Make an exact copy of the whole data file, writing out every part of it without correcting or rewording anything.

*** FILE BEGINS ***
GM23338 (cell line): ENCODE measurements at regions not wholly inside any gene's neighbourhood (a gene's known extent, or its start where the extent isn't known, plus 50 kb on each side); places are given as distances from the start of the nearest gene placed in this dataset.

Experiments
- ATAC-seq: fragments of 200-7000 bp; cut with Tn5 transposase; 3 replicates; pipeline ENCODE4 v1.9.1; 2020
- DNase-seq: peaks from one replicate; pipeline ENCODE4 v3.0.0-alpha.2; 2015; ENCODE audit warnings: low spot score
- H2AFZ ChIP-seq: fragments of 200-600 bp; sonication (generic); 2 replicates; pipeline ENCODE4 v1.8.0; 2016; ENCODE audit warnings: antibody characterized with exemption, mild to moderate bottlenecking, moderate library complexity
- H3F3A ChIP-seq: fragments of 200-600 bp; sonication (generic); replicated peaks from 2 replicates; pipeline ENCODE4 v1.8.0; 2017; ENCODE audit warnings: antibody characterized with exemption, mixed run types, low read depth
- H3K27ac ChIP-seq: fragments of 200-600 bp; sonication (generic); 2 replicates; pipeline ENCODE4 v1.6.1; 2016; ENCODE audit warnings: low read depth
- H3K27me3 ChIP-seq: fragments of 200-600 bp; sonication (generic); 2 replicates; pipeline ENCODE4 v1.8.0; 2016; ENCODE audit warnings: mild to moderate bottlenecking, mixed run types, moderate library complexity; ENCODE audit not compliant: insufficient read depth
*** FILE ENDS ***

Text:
GM23338 (cell line): ENCODE measurements at regions not wholly inside any gene's neighbourhood (a gene's known extent, or its start where the extent isn't known, plus 50 kb on each side); places are given as distances from the start of the nearest gene placed in this dataset.

Experiments
- ATAC-seq: fragments of 200-7000 bp; cut with Tn5 transposase; 3 replicates; pipeline ENCODE4 v1.9.1; 2020
- DNase-seq: peaks from one replicate; pipeline ENCODE4 v3.0.0-alpha.2; 2015; ENCODE audit warnings: low spot score
- H2AFZ ChIP-seq: fragments of 200-600 bp; sonication (generic); 2 replicates; pipeline ENCODE4 v1.8.0; 2016; ENCODE audit warnings: antibody characterized with exemption, mild to moderate bottlenecking, moderate library complexity
- H3F3A ChIP-seq: fragments of 200-600 bp; sonication (generic); replicated peaks from 2 replicates; pipeline ENCODE4 v1.8.0; 2017; ENCODE audit warnings: antibody characterized with exemption, mixed run types, low read depth
- H3K27ac ChIP-seq: fragments of 200-600 bp; sonication (generic); 2 replicates; pipeline ENCODE4 v1.6.1; 2016; ENCODE audit warnings: low read depth
- H3K27me3 ChIP-seq: fragments of 200-600 bp; sonication (generic); 2 replicates; pipeline ENCODE4 v1.8.0; 2016; ENCODE audit warnings: mild to moderate bottlenecking, mixed run types, moderate library complexity; ENCODE audit not compliant: insufficient read depth